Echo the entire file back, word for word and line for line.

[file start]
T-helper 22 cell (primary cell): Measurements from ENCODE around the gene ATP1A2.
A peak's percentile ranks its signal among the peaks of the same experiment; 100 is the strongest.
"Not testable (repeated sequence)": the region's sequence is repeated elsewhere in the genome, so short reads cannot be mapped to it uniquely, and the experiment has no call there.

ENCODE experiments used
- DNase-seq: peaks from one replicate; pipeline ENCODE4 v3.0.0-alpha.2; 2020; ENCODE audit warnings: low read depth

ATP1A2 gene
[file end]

T-helper 22 cell (primary cell): Measurements from ENCODE around the gene ATP1A2.
A peak's percentile ranks its signal among the peaks of the same experiment; 100 is the strongest.
"Not testable (repeated sequence)": the region's sequence is repeated elsewhere in the genome, so short reads cannot be mapped to it uniquely, and the experiment has no call there.

ENCODE experiments used
- DNase-seq: peaks from one replicate; pipeline ENCODE4 v3.0.0-alpha.2; 2020; ENCODE audit warnings: low read depth

ATP1A2 gene